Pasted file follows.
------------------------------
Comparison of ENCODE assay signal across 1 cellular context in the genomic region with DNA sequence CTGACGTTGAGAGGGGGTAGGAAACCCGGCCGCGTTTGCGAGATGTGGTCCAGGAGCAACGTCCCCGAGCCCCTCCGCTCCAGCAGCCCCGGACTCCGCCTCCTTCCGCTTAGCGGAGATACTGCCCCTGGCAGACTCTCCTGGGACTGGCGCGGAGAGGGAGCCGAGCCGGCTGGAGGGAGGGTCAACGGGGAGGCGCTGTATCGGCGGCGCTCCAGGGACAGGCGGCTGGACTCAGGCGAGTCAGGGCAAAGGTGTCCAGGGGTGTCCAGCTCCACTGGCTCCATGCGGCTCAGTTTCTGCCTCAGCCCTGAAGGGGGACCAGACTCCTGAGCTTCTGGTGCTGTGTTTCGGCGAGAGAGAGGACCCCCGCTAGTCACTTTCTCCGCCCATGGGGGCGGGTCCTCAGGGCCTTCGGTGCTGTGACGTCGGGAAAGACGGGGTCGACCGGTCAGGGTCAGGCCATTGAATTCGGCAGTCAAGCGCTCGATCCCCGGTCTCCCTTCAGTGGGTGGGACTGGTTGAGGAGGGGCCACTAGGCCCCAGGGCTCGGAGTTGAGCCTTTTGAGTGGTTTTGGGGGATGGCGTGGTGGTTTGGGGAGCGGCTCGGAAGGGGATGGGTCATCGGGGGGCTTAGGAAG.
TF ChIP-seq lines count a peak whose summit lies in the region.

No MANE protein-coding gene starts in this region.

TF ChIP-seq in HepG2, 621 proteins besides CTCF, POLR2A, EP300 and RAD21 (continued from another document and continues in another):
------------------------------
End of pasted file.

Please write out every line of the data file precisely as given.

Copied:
Comparison of ENCODE assay signal across 1 cellular context in the genomic region with DNA sequence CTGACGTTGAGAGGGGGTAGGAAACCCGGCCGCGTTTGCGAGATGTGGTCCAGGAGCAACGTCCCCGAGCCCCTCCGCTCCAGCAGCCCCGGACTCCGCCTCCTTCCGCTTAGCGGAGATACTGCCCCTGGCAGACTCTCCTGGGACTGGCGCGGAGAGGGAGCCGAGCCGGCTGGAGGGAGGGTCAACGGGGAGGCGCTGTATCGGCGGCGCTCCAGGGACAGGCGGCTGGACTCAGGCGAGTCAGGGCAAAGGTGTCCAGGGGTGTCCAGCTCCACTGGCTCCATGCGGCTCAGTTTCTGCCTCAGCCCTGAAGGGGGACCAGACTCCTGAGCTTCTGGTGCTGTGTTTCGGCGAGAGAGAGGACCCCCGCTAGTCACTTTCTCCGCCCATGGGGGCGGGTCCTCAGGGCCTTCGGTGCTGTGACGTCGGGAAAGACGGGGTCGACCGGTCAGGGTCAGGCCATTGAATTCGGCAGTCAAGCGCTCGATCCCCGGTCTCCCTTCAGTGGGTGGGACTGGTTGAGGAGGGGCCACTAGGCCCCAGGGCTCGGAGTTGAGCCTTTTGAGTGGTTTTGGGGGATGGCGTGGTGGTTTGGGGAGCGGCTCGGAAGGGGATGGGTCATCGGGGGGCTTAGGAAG.
TF ChIP-seq lines count a peak whose summit lies in the region.

No MANE protein-coding gene starts in this region.

TF ChIP-seq in HepG2, 621 proteins besides CTCF, POLR2A, EP300 and RAD21 (continued from another document and continues in another):